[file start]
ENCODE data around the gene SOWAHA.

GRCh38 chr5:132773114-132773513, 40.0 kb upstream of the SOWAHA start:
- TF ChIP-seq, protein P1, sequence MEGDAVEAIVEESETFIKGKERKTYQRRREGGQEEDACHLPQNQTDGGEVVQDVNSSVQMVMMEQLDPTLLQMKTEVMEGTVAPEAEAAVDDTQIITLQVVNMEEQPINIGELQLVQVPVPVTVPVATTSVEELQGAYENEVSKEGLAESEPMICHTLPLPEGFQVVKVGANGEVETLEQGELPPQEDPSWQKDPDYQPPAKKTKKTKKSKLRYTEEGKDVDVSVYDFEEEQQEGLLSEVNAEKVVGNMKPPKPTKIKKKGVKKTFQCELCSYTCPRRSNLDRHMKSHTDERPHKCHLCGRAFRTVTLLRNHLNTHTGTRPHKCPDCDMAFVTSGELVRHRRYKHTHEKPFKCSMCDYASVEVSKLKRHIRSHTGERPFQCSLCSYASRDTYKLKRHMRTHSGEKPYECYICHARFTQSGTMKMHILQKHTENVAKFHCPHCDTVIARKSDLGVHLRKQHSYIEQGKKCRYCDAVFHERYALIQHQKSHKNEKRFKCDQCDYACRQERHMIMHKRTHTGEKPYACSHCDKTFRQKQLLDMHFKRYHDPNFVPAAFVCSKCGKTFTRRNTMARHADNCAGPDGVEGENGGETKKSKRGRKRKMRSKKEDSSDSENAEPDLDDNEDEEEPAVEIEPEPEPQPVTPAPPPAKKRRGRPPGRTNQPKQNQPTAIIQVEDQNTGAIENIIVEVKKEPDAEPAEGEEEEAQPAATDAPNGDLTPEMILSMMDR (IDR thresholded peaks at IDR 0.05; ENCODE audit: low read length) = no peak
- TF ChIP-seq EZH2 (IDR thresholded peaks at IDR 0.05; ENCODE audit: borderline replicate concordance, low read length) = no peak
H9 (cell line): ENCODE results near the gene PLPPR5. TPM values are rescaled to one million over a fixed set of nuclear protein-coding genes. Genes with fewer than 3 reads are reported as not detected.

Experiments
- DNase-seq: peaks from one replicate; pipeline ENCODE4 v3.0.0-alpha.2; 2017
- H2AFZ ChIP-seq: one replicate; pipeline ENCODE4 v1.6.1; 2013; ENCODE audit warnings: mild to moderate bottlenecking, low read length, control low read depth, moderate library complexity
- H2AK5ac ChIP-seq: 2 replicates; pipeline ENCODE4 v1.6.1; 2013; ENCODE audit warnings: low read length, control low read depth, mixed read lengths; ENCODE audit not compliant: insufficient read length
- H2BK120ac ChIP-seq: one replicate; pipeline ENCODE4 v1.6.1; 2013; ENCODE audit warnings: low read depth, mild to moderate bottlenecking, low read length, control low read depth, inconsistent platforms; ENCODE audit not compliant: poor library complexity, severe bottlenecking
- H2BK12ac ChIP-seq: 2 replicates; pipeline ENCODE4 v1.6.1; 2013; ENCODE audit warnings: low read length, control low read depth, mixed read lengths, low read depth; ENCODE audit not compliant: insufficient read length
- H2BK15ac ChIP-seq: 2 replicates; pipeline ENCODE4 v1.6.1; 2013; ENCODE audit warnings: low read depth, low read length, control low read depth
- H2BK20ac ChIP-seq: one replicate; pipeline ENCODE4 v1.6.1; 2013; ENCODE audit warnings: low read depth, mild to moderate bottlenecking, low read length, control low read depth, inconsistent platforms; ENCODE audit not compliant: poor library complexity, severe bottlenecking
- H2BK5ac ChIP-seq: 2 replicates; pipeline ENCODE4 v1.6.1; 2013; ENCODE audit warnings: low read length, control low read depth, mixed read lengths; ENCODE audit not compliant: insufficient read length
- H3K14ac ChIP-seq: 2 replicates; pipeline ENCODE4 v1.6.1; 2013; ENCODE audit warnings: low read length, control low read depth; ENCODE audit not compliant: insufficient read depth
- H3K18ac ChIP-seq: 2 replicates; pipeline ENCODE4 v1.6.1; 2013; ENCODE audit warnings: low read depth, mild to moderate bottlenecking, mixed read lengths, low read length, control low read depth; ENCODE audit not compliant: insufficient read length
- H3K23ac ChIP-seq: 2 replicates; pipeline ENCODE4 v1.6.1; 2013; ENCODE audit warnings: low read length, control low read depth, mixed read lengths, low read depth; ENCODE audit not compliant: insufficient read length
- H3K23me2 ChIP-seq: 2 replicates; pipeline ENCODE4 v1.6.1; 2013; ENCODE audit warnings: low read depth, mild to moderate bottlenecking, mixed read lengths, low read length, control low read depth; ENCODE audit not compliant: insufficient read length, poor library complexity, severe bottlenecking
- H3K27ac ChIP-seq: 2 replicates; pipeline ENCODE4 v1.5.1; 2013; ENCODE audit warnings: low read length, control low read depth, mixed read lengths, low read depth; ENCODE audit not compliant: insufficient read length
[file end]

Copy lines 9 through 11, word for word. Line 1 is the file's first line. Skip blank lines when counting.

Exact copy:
- H2AK5ac ChIP-seq: 2 replicates; pipeline ENCODE4 v1.6.1; 2013; ENCODE audit warnings: low read length, control low read depth, mixed read lengths; ENCODE audit not compliant: insufficient read length
- H2BK120ac ChIP-seq: one replicate; pipeline ENCODE4 v1.6.1; 2013; ENCODE audit warnings: low read depth, mild to moderate bottlenecking, low read length, control low read depth, inconsistent platforms; ENCODE audit not compliant: poor library complexity, severe bottlenecking
- H2BK12ac ChIP-seq: 2 replicates; pipeline ENCODE4 v1.6.1; 2013; ENCODE audit warnings: low read length, control low read depth, mixed read lengths, low read depth; ENCODE audit not compliant: insufficient read length